May 8, 2008
Calendar Girl clicks and picks for May 10-16
(Page 3 - Previous Page)
Passionate percussion and sizzling strings combine the exotic melodies of Spain, Latin America and the Middle East during an "Evening of Ethnic Music and World Rhythms" produced by local musician Jamie Papish. The Ava Nahas Percussion Ensemble will enchant audiences with their Lebanese/Egyptian-infused rhythms, which will roll into the rich repertoire of the Stefani Valdez Ensemble, a soulful blend of ethnic lore complemented by Stefani's sultry voice. The final set, performed by the IST West Ensemble, combines the fieriness of flamenco with the Turkish saz in a booming rhythmic ride that will send you home reeling. Wed. 8:30-11:15 p.m. $10. Temple Bar, 1026 Wilshire Blvd., Santa Monica. (310) 393-6611. http://www.myspace.com/jamiepapish and http://www.stefanivaladezmusic.com.
Most people moving to a new country are faced with the challenges of learning a new language, finding a job, adjusting to a different way of life, and so on. Not many, however, have to bridge a 400-year cultural gap. "The Ethiopian-Israeli Experience: 400 Years in 4 1/2 Hours" is a photography exhibit that illuminates the incredible journey -- both physical and psychological -- of thousands of Ethiopian Jews who were rescued from an ancient and oppressive way of life in Africa and brought to the startlingly modern cities of Israel. The photographs and artifacts, from the personal collections of people who have worked closely with Ethiopian immigrants, provide insight into these families' lives, transformed dramatically by a short four-and-a-half-hour flight. Wed. 10 a.m.-9 p.m. Gallery is open Sun.-Fri. Through June 8. Free. Jewish Federation/Valley Alliance, Finegood Art Gallery at Bernard Milken Community Campus, 22622 Vanowen St., West Hills. (818) 464-3218.
THU | MAY 15
Watching the Israeli band, Esta, perform is like a lesson in international musical instruments: They use a bouzouki (Greek lute), jumbush (Turkish string instrument), darbuka (Middle Eastern drum), bagpipes, electric guitars, oud (Arab lute), ney (Persian cane flute), duduk (Armenian double-reed), Thai mouth organ and -- the most impressive of all -- pots and pans (American). The blending of cultures in musical form is quite ubiquitous nowadays, but Esta has been doing it seamlessly since 1980. Accompanying the rich instrumentals at this concert marking Israel's 60th anniversary is recent addition Yarona Harel with her soulful voice (Israeli). Thu. 8 p.m. $20-$30. Skirball Cultural Center, 2701 N. Sepulveda Blvd., Los Angeles. (877) 722-4849. http://www.skirball.org.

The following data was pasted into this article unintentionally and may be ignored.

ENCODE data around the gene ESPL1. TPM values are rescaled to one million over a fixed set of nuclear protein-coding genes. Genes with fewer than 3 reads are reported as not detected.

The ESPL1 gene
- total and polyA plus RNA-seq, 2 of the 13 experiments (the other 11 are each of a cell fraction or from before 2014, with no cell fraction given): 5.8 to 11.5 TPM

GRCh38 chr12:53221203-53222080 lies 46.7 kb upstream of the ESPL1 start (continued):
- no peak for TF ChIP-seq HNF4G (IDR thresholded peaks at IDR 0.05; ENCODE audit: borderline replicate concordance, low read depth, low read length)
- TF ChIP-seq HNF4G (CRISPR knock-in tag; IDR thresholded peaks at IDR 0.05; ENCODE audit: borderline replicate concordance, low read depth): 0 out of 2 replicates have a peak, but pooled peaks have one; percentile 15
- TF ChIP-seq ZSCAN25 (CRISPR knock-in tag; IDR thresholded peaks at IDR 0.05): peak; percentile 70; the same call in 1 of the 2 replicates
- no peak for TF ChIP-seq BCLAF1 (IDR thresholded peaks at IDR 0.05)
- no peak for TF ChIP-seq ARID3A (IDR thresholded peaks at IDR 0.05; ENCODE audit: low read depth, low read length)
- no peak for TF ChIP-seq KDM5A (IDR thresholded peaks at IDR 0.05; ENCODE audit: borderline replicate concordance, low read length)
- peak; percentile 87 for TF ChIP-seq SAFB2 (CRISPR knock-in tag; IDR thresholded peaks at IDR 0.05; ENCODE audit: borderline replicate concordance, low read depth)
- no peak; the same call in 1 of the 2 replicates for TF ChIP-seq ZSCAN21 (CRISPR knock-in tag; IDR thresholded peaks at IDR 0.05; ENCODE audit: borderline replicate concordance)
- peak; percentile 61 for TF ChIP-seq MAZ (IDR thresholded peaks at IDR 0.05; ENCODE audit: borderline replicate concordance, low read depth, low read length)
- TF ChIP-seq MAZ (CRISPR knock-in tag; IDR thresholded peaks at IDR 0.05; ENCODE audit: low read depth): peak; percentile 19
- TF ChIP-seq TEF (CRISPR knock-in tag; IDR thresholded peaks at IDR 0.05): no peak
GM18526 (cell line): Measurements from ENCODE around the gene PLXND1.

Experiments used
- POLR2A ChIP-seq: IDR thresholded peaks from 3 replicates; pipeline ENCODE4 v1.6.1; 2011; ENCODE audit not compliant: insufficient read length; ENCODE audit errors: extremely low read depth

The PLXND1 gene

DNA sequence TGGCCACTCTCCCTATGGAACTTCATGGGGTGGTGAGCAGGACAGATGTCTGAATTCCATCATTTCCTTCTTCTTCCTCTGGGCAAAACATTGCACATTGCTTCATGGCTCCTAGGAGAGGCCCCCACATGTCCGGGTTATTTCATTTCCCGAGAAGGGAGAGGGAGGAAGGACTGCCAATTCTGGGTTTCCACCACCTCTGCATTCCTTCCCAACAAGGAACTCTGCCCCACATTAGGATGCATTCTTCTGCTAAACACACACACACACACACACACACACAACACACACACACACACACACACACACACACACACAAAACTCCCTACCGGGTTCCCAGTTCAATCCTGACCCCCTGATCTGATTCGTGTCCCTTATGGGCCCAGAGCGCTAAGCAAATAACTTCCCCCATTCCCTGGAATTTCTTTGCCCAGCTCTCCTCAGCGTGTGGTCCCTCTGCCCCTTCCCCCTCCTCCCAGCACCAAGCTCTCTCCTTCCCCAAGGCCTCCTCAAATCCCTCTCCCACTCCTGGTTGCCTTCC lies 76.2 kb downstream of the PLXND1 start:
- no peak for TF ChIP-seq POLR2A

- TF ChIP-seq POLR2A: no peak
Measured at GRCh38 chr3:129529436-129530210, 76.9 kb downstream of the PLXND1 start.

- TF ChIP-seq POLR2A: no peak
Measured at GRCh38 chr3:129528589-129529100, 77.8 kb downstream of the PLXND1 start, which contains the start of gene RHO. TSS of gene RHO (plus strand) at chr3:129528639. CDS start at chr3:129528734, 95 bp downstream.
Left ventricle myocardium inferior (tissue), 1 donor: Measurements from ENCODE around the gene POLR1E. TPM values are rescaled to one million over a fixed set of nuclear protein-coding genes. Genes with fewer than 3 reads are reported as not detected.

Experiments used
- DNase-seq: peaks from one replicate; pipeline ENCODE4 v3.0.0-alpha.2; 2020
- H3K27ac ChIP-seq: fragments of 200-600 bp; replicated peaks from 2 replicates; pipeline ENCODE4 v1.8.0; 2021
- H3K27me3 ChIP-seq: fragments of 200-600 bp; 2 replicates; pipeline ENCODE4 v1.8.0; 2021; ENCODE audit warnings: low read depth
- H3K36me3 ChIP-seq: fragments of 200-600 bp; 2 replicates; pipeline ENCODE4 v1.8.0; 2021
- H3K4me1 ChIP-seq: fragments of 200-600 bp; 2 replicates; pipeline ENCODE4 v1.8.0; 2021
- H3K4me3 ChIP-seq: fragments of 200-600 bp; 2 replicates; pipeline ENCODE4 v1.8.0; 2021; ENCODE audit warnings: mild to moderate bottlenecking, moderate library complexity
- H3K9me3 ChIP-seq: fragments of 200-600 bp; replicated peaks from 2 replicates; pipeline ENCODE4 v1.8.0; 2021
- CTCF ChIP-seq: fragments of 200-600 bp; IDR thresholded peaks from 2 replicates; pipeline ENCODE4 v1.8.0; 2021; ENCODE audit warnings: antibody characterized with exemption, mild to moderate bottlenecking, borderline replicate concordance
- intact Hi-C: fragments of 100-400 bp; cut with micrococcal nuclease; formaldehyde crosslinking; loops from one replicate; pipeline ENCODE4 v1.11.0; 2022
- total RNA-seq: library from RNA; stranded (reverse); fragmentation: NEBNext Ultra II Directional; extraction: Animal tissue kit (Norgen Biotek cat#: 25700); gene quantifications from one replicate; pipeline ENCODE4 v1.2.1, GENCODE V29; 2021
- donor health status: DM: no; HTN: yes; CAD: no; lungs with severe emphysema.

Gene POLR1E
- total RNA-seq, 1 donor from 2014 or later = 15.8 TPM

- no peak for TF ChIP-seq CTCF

At the tender age of 15, young artist Mona Gilardi has created a collection of colorful paintings that speak to both her feminine and Jewish sensibilities. Her significant body of work has been showcased in several California galleries and will grace the walls of Sephardic Temple Tifereth Israel beginning tonight at a reception celebrating "The Art of Mona Gilardi." Thu. 7:30 p.m. Free. Through July 25. Sephardic Temple Tifereth Israel, Levy Family Exhibit Center and Library, 10500 Wilshire Blvd., Los Angeles. (310) 475-7311.
This is how you celebrate Israel's birthday college style: invite Jewish revelers in the 18-26 set from all over Los Angeles to the hippest dance club in Hollywood, where all the marvels of college life will be in tow -- able-bodied students, dirty dancing and ample cocktails. Jewish College Night, hosted by UCLA's Bruins for Israel, promises to be the hippest student bash for Israel in SoCal. It kinda makes you wish you had kept your fake ID from college. Thu. 9 p.m. $10-$15 (online), $15-$20 (door). Level 3 Nightclub Hollywood, 6801 Hollywood Blvd., Los Angeles. (310) 270-6337.
FRI | MAY 16
The romantic image of a heroic soldier coming home from war may work in myths such as The Odyssey, but in real life those soldiers often return broken and traumatized. The Soldier's Project is a group of 100 volunteer psychiatrists, psychologists, therapists and social workers who provide free and confidential services to veterans suffering from clinical anxiety, depression, alcohol and drug abuse, divorce, homelessness, anger and all the other stressors typical of soldiers who have been through the horrors of war. Their first national conference, "Hidden Wounds of War: Pathways to Healing," will focus on this often overlooked topic and feature Rep. Bob Filner (D-Chula Vista) as the keynote speaker; Dr. Jonathan Shay, recipient of a MacArthur Foundation "genius award" for his pioneering research on the psychological impact of war, and a theater performance, "The Sand Storm: Stories From the Front," written and performed by Iraq veteran Sean Huze. Fri.-Sun. $75 (students), $200 (general). Scholarships available. Westin Bonaventure Hotel, 404 S. Figueroa St., Los Angeles. (818) 761-7438. http://www.thesoldiersproject.org.
"Hath not a Jew eyes? Hath not a Jew hands, organs, dimensions, senses, affections, passions; fed with the same food, hurt with the same weapons, subject to the same diseases, heal'd by the same means, warm'd and cool'd by the same winter and summer as a Christian is?" These lines are some of the most eloquent words ever written by Shakespeare, delivered by the debatably offensive Shylock. Decide for yourself whether the great playwright's intentions were anti-Semitic or not in the Los Angeles City College Theatre Academy's modern version of the classic, "The Merchant of Venice." Directed by Louie Piday and starring Al Rossi as the money-lending, avenging Shylock. Fri. 8 p.m. Wed.-Sun. May 9-17. $6-$10. Los Angeles City College, Camino Theatre at the Theatre Academy, 855 N. Vermont Ave., Hollywood. (323) 953-4000, ext. 2990. http://theatreacademy.lacitycollege.edu.
Celia Soudry contributed to this article